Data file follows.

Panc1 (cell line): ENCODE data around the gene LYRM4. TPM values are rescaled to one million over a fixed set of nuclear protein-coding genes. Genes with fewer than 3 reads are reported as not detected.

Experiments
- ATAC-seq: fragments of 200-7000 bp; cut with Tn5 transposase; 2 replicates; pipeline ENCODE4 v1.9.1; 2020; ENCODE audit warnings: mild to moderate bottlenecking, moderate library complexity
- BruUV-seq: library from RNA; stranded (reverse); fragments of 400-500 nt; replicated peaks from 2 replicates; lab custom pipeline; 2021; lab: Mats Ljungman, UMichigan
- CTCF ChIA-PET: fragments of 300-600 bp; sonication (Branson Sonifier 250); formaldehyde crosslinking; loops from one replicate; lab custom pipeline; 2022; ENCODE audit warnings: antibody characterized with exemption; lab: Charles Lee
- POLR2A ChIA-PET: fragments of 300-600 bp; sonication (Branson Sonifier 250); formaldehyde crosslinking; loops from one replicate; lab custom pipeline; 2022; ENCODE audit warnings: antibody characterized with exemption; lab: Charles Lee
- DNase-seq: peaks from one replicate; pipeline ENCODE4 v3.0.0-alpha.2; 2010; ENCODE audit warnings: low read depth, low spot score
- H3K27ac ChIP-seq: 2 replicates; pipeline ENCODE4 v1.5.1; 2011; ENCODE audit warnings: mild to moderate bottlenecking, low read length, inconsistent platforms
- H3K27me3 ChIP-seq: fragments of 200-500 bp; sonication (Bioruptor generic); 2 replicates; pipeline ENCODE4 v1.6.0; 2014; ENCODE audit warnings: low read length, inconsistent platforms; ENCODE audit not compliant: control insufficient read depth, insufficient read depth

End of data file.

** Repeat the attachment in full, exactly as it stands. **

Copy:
Panc1 (cell line): ENCODE data around the gene LYRM4. TPM values are rescaled to one million over a fixed set of nuclear protein-coding genes. Genes with fewer than 3 reads are reported as not detected.

Experiments
- ATAC-seq: fragments of 200-7000 bp; cut with Tn5 transposase; 2 replicates; pipeline ENCODE4 v1.9.1; 2020; ENCODE audit warnings: mild to moderate bottlenecking, moderate library complexity
- BruUV-seq: library from RNA; stranded (reverse); fragments of 400-500 nt; replicated peaks from 2 replicates; lab custom pipeline; 2021; lab: Mats Ljungman, UMichigan
- CTCF ChIA-PET: fragments of 300-600 bp; sonication (Branson Sonifier 250); formaldehyde crosslinking; loops from one replicate; lab custom pipeline; 2022; ENCODE audit warnings: antibody characterized with exemption; lab: Charles Lee
- POLR2A ChIA-PET: fragments of 300-600 bp; sonication (Branson Sonifier 250); formaldehyde crosslinking; loops from one replicate; lab custom pipeline; 2022; ENCODE audit warnings: antibody characterized with exemption; lab: Charles Lee
- DNase-seq: peaks from one replicate; pipeline ENCODE4 v3.0.0-alpha.2; 2010; ENCODE audit warnings: low read depth, low spot score
- H3K27ac ChIP-seq: 2 replicates; pipeline ENCODE4 v1.5.1; 2011; ENCODE audit warnings: mild to moderate bottlenecking, low read length, inconsistent platforms
- H3K27me3 ChIP-seq: fragments of 200-500 bp; sonication (Bioruptor generic); 2 replicates; pipeline ENCODE4 v1.6.0; 2014; ENCODE audit warnings: low read length, inconsistent platforms; ENCODE audit not compliant: control insufficient read depth, insufficient read depth